Online searches for ‘abortion pill’ SURGED after Roe v Wade leak
Interest in abortion drugs rose after a May leak that the U.S. Supreme Court was likely to overturn Roe v Wade, a decision that constitutionally protected abortion in America.
Researchers at the University of California, San Diego (UCSD) found that Google searches for the term “abortion pill” and for specific drug names hit record highs in the days after the case was revealed to be quashed.
In the three days since the leaked decision, searches have increased by a total of 162 percent.
The unprecedented leak of the Supreme Court ruling in early May sent shockwaves across the country and shocked the legal and political world. With many states already having “trigger laws” on the books that would go into effect after the decision, many tried to access the drugs while they still could.
Last week, the court’s official decision was unveiled, opening the door for more than half of US states to ban or restrict access to abortion.
Online inquiries about abortion drugs hit record levels after Supreme Court Roe decision leaked in May
In particular, the 72-hour period immediately after the Politico article was removed caused a massive surge in searches
on May 2, Politics The bombshell report revealed that America’s highest court was planning to overturn the 1973 Supreme Court ruling that protected U.S. abortion rights
The leak of a Supreme Court decision – which the judges later confirmed to be legitimate – is unprecedented. Experts could not recall a similar example in the history of the court.
Researchers, who published their findings Wednesday in JAMA Internal Medicine, collected Google search data from January 2004 to May 8, 2002 — six days after the leak — for the study.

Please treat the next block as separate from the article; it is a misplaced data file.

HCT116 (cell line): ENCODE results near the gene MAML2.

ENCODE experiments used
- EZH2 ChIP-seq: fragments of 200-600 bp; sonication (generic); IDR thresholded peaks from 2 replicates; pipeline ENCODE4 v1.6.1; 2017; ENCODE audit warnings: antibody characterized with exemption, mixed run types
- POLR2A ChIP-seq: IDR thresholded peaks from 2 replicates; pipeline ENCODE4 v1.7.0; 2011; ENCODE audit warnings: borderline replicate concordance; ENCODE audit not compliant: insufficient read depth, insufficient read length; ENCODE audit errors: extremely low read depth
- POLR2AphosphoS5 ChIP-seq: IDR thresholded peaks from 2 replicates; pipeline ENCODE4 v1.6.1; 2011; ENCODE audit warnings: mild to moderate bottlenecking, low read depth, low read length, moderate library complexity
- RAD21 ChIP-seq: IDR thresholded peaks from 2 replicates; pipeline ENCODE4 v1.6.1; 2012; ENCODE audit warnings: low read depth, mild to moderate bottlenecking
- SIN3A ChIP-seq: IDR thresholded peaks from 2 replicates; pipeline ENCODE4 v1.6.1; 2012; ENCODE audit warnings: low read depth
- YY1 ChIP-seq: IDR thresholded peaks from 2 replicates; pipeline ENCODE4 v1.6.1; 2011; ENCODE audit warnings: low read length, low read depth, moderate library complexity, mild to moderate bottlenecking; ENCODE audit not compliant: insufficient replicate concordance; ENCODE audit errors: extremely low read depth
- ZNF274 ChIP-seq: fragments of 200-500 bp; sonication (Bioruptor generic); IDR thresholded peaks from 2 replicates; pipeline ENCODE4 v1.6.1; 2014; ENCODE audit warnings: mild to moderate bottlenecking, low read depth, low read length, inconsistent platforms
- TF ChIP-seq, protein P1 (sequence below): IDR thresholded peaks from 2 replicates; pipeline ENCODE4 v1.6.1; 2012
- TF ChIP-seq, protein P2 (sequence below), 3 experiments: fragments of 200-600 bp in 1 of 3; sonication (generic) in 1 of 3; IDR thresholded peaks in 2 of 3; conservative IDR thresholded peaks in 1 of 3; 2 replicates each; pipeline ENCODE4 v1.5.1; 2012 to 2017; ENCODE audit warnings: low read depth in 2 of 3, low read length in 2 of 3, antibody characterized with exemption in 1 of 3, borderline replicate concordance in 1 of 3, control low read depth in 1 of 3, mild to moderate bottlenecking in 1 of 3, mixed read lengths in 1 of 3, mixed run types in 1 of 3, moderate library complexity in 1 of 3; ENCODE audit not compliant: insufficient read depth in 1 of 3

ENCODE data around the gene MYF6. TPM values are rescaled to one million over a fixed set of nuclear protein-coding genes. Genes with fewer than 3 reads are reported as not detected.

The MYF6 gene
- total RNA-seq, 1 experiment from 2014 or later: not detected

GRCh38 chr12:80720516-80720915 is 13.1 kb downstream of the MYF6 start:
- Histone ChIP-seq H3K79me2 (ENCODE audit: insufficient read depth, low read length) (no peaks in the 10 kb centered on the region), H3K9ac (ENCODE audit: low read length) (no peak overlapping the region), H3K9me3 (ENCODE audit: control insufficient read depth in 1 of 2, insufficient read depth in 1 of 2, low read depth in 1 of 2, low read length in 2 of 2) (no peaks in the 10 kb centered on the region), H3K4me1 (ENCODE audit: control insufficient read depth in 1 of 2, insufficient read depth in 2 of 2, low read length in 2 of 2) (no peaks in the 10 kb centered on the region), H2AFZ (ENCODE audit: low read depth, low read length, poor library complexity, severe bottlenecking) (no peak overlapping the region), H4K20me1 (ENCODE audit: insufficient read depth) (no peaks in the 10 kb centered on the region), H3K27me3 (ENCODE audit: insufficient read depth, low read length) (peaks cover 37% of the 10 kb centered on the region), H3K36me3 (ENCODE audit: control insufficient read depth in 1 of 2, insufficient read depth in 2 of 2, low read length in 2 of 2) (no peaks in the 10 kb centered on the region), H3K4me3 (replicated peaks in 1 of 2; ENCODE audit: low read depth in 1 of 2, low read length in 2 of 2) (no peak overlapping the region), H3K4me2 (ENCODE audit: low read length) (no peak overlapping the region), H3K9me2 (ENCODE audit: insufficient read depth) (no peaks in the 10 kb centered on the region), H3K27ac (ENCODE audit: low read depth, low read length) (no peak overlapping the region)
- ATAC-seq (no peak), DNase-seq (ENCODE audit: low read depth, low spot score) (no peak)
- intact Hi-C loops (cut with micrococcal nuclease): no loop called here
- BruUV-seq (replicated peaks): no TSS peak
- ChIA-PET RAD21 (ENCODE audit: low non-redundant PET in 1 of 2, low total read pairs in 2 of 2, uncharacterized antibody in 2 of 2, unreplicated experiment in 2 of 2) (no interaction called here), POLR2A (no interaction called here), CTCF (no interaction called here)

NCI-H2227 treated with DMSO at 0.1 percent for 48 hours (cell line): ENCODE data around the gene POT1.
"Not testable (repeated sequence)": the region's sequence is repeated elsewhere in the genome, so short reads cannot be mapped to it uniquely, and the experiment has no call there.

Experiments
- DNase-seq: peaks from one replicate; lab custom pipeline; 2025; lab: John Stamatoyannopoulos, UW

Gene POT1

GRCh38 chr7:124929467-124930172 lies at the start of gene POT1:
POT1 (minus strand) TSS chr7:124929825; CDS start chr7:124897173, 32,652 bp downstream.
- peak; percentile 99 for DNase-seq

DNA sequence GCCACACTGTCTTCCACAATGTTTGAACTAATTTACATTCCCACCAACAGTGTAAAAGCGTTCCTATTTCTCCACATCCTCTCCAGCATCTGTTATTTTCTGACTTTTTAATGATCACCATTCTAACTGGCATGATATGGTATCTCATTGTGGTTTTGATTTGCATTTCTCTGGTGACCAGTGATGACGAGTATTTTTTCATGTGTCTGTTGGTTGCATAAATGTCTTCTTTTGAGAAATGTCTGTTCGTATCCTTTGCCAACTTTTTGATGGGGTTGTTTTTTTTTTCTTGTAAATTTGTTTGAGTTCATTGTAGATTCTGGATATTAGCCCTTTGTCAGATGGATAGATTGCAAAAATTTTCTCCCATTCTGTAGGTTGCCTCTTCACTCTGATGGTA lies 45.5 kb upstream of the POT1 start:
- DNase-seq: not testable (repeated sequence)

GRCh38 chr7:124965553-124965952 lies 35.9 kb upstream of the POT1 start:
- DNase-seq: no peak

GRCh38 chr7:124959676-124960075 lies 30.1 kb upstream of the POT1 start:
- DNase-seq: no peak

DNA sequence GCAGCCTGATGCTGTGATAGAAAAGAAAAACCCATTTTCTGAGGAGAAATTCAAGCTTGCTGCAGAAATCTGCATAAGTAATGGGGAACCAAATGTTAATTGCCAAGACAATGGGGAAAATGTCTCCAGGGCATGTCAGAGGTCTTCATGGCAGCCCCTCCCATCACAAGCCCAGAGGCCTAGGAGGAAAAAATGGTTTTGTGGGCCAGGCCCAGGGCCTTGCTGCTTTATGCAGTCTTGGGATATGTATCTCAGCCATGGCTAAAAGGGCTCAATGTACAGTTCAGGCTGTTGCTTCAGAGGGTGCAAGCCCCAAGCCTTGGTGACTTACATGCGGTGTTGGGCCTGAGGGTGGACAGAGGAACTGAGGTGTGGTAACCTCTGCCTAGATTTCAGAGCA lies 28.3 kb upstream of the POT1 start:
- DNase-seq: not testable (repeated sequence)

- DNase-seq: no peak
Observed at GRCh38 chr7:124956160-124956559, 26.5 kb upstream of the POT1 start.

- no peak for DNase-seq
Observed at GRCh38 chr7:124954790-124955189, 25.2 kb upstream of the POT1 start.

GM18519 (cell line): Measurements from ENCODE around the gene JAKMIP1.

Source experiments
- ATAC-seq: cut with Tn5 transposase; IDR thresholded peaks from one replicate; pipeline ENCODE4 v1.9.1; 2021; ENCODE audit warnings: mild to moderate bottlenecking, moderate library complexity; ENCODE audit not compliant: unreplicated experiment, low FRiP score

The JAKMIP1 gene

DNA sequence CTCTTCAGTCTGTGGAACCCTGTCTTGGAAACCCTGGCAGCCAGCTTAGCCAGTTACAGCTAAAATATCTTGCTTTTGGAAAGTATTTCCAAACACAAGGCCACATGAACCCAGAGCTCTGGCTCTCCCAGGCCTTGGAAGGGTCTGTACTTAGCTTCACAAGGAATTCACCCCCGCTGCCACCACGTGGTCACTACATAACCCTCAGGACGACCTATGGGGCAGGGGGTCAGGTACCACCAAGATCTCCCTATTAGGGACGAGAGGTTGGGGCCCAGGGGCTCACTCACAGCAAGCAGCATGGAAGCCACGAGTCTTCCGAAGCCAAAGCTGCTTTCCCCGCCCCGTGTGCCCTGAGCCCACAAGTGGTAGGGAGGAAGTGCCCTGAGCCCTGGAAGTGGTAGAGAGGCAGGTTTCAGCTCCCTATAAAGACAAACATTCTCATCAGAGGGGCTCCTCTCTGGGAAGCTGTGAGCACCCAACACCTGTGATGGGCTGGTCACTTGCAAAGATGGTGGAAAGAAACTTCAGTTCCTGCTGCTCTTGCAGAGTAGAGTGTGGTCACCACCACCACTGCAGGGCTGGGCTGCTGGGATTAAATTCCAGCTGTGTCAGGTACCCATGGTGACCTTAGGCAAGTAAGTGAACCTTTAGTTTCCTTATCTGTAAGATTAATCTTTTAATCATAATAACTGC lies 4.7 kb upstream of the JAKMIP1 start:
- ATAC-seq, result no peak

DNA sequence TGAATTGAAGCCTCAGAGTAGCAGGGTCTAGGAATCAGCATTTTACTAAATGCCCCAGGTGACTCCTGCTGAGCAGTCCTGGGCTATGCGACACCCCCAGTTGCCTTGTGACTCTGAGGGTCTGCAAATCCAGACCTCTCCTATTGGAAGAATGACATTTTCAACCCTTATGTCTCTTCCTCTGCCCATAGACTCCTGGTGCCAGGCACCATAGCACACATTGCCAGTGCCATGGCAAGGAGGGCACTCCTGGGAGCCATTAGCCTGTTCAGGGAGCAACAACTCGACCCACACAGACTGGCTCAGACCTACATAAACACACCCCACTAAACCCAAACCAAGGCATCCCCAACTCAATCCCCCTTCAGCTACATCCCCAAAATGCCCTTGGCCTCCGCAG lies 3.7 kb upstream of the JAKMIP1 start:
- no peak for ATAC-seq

They found that searches like “abortion pill” and others directly related to the drugs, such as “how to get misoprostol,” “order abortion pills,” or “buy mifepristone” soared to record highs.
In states with stricter regulations, such as those with “trigger laws” that reverse, prohibit, or severely restrict abortion immediately after Roe’s, the number of questions was even higher.
Home abortion pills are easy to use and require little medical supervision. Experts are still afraid of people who do
“In states with restrictive reproductive rights and where abortion is likely to be criminalized, women seem more likely to seek abortion medications in the wake of the SCOTUS leak,” Dr. Adam Poliak, a professor from Bryn Mawr College in the Philadelphia area who participated in the study, said.
“While abortion medications require a prescription, women can try to black-market drugs or dangerous options pending restricted access.”
Researchers believe this is partly due to an inherent shame or embarrassment some women have about asking about abortion.
“Openly discussing abortion is not something many are eager to do,” said Dr. Eric Leas, a professor at UCSD who participated in the study.
‘But searching online is anonymous. By examining aggregated searches on the Internet, decision-makers can understand the needs of the public based on the content and timing of their searches.”
The research team cautions that this data should also serve as a warning to health officials.
Many fear that many women in states where the procedure is banned, and who cannot afford to travel abroad, will resort to dangerous abortions at home.
While it is now much safer than it was for Roe to perform an abortion at home because of these widely available drugs, there are still some risks involved in bypassing a doctor when making medical decisions.
“Failure to meet the needs of online searchers can lead to more unsafe abortion attempts,” said Dr. Steffanie Strathdee, a distinguished professor at UCSD and co-author of the study.
“Already 7 percent of women of childbearing age have attempted a self-managed abortion in their lifetime and that number could rise after the SCOTUS decision.”
Planned Parenthood warns that taking the pills can lead to heavy vaginal bleeding, blood clots, severe cramps and fever.
In these cases, women are advised to seek medical attention. If a woman fears she will get into trouble for illegally using abortion drugs, she may not.
“Increased interest in abortion medications should alert doctors that many of their patients may end up having an abortion with or without them,” said Dr. Davy Smith, a physician at UCSD and co-author of the study.